Hard Knocks

For many poor students, college remains only a dream

Mischa Gaus

Later-life student Sherrie Hetherington had to take out a loan to finish school when her aid was cut.
Sherrie Hetherington graduated from the Seattle-area Highline Community College this year with thousands in sticky debt, but she counts herself among the lucky. The 27-year-old mother of two nearly left school in her last semester because her financial aid was cut off and she was forced to take out a $3,500 loan, which she fears may break her family’s budget.

“If you don’t get employment—and who knows in this economy—you’re stuck.” Still, she says, “I feel good I graduated. They said over 500 people couldn’t participate in the ceremony because they didn’t meet the requirements or had financial aid problems.”

Critical shortcomings in the nation’s financial aid system will put higher education out of reach for millions of well-

prepared, low-income high school graduates by the decade’s end. And for later-life students like Sherrie, few resources are available.

The trends look bad: Budget-crunched states are cutting back and abandoning their commitment to need-based aid, federal financial aid continues to lag behind tuition costs, and graduates’ average debt load keeps rising. Grant aid has dropped steadily while loan burdens have increased by 135 percent in the last decade and now make up two-thirds of all financial aid, according to a Congressional Joint Economic Committee study. Seventeen states cut spending on financial aid this year, some by as much as a quarter, while tuition and fees rose in every state.

As a result, nearly half of all qualified low- and moderate-income high school graduates did not enroll in four-year schools last year. Over the course of the decade, the Congress-appointed Advisory Committee on Student Financial Aid estimates, two million students prepared for college simply will not go.

President George W. Bush’s response to these disturbing trends has been to blame colleges for ballooning educational costs. Although last year’s federal budget boosted the Pell grant program, Washington’s biggest source of aid to poor students, this will only enable more students to receive the grant, not increase its size. Meanwhile, the grant’s purchasing power eroded significantly over the past decades. It now pays for less than half the cost of attending a public four-year school; in 1975, it paid for 84 percent. The federal Department of Education recently tightened eligibility criteria for the grant, sure to cause the middle-income families affected to demand relief, which will come invariably at the expense of their more needy neighbors.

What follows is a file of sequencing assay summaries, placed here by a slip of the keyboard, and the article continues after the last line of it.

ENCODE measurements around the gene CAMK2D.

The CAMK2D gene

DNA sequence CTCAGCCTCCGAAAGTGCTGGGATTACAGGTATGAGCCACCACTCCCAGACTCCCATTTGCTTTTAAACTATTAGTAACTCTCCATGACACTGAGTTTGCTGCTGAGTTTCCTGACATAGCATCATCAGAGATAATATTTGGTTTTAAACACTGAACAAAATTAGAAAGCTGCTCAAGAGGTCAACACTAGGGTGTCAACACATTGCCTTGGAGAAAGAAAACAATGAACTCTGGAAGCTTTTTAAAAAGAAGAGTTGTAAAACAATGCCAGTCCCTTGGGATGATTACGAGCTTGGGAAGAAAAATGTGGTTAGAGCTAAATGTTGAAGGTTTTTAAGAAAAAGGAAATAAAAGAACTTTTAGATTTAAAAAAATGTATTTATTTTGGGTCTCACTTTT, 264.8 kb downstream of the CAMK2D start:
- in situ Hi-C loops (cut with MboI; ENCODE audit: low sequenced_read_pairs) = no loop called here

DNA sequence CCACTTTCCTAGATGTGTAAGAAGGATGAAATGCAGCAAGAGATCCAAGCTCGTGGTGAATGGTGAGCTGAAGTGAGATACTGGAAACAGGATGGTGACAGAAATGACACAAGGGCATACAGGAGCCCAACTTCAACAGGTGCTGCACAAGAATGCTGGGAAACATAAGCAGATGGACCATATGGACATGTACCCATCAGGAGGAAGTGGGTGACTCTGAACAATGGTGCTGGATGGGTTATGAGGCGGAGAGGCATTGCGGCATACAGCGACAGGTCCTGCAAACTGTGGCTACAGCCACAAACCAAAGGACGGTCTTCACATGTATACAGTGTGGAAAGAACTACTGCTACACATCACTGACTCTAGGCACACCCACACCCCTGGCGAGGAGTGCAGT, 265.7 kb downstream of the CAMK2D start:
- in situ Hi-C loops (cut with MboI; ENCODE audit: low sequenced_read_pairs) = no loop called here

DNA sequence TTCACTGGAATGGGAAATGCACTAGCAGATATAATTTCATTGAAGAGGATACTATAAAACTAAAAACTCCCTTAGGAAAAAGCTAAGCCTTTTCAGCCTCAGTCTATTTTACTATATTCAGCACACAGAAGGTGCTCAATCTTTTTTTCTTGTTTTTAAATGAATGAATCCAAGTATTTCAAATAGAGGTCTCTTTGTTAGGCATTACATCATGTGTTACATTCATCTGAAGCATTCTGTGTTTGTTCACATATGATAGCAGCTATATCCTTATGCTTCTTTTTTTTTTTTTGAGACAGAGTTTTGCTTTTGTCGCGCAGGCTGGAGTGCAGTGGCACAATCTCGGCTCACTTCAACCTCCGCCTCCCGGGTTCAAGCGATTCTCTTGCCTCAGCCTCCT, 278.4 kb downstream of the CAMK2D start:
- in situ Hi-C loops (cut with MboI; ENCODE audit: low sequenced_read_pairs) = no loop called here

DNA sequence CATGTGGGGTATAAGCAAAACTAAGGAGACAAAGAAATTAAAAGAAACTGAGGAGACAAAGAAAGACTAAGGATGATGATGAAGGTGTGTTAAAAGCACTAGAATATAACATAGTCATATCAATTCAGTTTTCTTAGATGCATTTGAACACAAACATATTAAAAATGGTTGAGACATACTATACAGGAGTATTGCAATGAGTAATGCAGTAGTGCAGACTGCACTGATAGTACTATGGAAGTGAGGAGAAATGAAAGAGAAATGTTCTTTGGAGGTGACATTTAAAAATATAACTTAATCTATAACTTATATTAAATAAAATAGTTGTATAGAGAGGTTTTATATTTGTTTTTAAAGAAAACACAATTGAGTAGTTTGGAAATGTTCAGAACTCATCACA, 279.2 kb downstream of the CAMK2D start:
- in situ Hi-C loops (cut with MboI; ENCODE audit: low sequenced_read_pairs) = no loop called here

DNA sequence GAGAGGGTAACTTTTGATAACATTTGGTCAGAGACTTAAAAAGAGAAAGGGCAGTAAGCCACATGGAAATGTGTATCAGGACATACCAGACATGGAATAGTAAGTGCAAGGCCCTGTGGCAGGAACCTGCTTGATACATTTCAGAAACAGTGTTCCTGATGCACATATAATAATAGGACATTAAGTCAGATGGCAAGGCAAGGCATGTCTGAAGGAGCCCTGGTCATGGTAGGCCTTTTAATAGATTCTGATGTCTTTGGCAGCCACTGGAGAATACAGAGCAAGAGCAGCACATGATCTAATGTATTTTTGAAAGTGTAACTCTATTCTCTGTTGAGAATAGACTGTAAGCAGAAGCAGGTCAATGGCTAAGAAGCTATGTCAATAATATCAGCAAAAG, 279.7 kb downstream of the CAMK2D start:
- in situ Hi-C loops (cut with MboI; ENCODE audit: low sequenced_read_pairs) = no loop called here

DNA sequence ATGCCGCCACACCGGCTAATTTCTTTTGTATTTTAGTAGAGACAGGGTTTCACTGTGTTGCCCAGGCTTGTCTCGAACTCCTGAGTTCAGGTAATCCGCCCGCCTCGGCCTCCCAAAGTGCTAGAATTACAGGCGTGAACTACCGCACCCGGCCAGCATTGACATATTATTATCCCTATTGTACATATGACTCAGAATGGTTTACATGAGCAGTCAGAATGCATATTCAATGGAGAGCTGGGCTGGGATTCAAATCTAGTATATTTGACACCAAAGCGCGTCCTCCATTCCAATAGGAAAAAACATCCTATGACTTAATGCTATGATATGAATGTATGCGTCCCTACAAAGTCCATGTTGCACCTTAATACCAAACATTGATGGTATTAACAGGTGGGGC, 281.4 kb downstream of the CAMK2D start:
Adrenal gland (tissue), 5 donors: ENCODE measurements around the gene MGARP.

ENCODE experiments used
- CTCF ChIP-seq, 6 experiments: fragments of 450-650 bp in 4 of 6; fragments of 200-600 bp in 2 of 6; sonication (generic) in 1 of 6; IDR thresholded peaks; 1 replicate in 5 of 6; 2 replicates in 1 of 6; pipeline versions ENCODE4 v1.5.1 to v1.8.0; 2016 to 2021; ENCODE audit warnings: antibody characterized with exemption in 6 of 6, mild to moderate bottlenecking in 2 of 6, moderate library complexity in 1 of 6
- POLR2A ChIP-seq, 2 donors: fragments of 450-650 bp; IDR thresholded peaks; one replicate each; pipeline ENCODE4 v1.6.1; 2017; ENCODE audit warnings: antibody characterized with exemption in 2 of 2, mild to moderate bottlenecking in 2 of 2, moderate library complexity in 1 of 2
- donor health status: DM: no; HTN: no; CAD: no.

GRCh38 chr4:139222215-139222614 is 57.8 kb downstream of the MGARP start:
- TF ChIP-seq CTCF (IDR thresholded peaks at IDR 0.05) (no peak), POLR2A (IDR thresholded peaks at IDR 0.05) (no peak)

Tuition inflation is a problem, but only one root of the issue. Tuition hikes at most private schools in the 1990s were in line with compensation-package increases for skilled private-sector workers, according to experts. At public universities, rising tuition is linked to falling state appropriations.

“It’s hard to really make the case that anything unreasonable or obscene is going on” in tuition trends, says Robert Shireman, the James Irvine Foundation’s higher education program director—except at elite schools, where tuition is irrationally skyrocketing, driven by relentless competition over star faculty and facilities.

More ominous is a trend toward merit-based financial aid. Lower-tier private schools have shifted to merit aid to attract higher-testing students and to improve their all-important ranking. Merit-based schemes inevitably shrink the pot of funds available to poor students.

States have jumped on the merit-aid bandwagon, too: Non-need aid now accounts for a quarter of all state aid, while studies indicate merit-aid states reduce the number of low-income students attending their schools. The Harvard University Civil Rights Project said merit-aid policies threaten to perpetuate “deeply rooted class structures … [and] racial inequality.”

Some of the best news in financial aid comes from richly endowed institutions like Princeton University, which decided in 2001 to replace all loans with grants, at a cost of about $5 million last year, a major recommendation made by researchers to increase the number of low-income students in college.

Fixing the system means big increases in federal and state grant aid to reduce loan-and-work packages, tax incentives to increase saving and attract other sources of aid, and more concerted efforts to calm low-income families’ fears about affording college—or fitting in once they get there. Despite the advent of mass higher education following the GI bill, colleges are still not welcoming places for poor people, leading otherwise qualified students to skip enrolling or drop out.

Even with a chorus of voices calling for grant aid boosts, do not look to Congress for dramatic action. Sen. Ted Kennedy (D-Massachusetts) will introduce a bill in September reauthorizing the Higher Education Act, which declared that no student should forgo college because she could not afford it. His office is not optimistic. An American Council on Education report advocates doubling the $4,000 Pell grant—but considering federal fiscal straits, a $500 increase would be stunning.

“We need to keep pushing,” says Sandy Baum, a Skidmore College economics professor and College Board consultant. “I’m glad this has startled people. The question is, has it startled people enough to do something about it?”

Mischa Gaus is an editor of Labor Notes magazine, the largest independent union publication in the United States.
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